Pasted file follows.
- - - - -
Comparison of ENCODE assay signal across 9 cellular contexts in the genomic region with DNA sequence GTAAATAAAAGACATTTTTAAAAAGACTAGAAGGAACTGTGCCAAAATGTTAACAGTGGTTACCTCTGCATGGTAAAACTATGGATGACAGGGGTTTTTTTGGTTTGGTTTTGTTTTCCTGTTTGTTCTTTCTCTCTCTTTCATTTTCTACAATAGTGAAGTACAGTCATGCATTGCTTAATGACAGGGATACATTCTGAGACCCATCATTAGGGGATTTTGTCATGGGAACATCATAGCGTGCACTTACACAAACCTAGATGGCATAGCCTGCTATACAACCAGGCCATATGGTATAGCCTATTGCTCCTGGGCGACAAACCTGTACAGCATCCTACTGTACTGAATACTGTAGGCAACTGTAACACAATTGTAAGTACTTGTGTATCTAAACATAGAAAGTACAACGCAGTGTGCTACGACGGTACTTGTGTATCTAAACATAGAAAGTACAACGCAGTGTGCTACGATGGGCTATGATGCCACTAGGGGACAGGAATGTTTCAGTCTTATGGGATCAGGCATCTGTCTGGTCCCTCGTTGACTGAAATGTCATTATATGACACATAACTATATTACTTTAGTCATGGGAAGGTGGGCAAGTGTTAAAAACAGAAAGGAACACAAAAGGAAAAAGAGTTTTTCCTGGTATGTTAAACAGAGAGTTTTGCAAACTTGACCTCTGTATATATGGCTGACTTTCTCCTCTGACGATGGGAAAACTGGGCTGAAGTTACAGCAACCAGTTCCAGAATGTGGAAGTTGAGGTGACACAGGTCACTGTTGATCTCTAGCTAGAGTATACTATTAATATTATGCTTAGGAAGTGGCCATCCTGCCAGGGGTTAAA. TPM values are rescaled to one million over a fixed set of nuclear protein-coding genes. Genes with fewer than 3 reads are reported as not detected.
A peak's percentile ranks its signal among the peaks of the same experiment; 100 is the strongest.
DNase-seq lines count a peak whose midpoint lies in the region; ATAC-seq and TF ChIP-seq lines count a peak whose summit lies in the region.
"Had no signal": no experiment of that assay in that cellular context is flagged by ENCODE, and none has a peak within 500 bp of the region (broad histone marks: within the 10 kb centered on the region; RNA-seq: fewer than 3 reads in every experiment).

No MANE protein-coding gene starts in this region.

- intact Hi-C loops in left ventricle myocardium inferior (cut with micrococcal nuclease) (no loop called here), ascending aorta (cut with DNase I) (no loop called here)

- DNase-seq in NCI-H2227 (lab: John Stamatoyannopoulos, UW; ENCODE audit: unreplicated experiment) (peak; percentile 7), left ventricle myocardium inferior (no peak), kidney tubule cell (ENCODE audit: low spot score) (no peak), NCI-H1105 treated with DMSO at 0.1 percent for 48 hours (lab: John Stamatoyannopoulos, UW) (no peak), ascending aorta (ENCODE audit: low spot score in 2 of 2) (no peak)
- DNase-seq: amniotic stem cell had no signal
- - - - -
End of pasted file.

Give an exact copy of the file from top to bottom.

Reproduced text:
Comparison of ENCODE assay signal across 9 cellular contexts in the genomic region with DNA sequence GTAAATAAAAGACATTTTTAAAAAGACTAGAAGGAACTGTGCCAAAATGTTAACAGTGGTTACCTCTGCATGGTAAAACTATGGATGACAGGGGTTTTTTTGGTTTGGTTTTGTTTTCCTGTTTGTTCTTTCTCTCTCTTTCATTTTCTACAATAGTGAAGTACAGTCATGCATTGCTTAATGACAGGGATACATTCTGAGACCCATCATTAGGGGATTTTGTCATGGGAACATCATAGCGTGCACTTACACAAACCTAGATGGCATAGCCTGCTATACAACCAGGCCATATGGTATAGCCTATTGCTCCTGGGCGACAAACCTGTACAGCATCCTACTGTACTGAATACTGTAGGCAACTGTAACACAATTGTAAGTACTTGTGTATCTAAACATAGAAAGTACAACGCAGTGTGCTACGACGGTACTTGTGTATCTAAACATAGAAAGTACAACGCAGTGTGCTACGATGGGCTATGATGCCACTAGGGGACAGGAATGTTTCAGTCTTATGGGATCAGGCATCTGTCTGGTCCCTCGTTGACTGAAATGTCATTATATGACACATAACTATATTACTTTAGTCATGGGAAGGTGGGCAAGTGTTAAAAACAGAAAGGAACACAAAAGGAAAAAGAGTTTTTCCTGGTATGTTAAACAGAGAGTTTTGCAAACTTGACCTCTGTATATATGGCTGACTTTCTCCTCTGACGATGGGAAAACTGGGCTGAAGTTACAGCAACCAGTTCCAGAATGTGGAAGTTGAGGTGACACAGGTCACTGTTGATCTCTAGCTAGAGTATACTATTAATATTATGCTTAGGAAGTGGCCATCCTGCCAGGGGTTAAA. TPM values are rescaled to one million over a fixed set of nuclear protein-coding genes. Genes with fewer than 3 reads are reported as not detected.
A peak's percentile ranks its signal among the peaks of the same experiment; 100 is the strongest.
DNase-seq lines count a peak whose midpoint lies in the region; ATAC-seq and TF ChIP-seq lines count a peak whose summit lies in the region.
"Had no signal": no experiment of that assay in that cellular context is flagged by ENCODE, and none has a peak within 500 bp of the region (broad histone marks: within the 10 kb centered on the region; RNA-seq: fewer than 3 reads in every experiment).

No MANE protein-coding gene starts in this region.

- intact Hi-C loops in left ventricle myocardium inferior (cut with micrococcal nuclease) (no loop called here), ascending aorta (cut with DNase I) (no loop called here)

- DNase-seq in NCI-H2227 (lab: John Stamatoyannopoulos, UW; ENCODE audit: unreplicated experiment) (peak; percentile 7), left ventricle myocardium inferior (no peak), kidney tubule cell (ENCODE audit: low spot score) (no peak), NCI-H1105 treated with DMSO at 0.1 percent for 48 hours (lab: John Stamatoyannopoulos, UW) (no peak), ascending aorta (ENCODE audit: low spot score in 2 of 2) (no peak)
- DNase-seq: amniotic stem cell had no signal